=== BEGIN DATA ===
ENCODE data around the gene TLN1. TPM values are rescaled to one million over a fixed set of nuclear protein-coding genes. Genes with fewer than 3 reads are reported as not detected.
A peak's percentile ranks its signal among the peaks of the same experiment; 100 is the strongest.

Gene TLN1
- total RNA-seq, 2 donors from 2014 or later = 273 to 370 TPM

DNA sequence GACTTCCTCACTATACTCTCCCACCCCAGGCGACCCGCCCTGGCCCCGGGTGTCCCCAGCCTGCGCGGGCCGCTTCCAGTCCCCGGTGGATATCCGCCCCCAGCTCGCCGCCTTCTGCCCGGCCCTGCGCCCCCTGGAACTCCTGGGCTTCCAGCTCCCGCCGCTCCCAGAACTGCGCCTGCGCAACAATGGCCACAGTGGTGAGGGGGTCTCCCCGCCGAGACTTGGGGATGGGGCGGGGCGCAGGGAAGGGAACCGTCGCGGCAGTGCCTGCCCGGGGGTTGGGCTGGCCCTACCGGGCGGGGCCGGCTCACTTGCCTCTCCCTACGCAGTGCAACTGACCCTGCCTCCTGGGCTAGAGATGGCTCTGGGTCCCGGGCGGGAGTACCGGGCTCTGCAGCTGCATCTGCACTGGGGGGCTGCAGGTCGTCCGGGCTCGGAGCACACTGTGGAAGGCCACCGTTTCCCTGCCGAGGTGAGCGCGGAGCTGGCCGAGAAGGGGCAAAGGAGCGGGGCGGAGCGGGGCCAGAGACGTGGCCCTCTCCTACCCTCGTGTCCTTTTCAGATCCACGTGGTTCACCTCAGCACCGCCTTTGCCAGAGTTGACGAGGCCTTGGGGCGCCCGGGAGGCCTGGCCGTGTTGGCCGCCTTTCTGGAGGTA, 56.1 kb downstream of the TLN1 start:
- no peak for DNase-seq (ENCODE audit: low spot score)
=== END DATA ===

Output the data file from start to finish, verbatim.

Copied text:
ENCODE data around the gene TLN1. TPM values are rescaled to one million over a fixed set of nuclear protein-coding genes. Genes with fewer than 3 reads are reported as not detected.
A peak's percentile ranks its signal among the peaks of the same experiment; 100 is the strongest.

Gene TLN1
- total RNA-seq, 2 donors from 2014 or later = 273 to 370 TPM

DNA sequence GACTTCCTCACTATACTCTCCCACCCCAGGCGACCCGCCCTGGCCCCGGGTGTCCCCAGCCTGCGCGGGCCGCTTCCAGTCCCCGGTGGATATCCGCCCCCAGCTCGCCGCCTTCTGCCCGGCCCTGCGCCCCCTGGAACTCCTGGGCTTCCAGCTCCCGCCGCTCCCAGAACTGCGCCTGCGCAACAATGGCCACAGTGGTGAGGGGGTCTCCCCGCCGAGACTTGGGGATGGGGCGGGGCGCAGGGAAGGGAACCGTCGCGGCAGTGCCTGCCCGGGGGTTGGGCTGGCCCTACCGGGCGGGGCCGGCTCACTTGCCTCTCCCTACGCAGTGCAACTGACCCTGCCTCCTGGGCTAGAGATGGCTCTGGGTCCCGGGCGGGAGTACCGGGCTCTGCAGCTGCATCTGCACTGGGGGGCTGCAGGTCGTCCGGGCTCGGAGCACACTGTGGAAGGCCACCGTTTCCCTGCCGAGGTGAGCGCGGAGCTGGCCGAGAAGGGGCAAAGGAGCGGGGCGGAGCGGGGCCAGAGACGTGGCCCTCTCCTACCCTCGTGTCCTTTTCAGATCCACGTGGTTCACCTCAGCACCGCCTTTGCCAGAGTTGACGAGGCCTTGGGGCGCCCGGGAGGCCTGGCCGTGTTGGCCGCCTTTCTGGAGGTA, 56.1 kb downstream of the TLN1 start:
- no peak for DNase-seq (ENCODE audit: low spot score)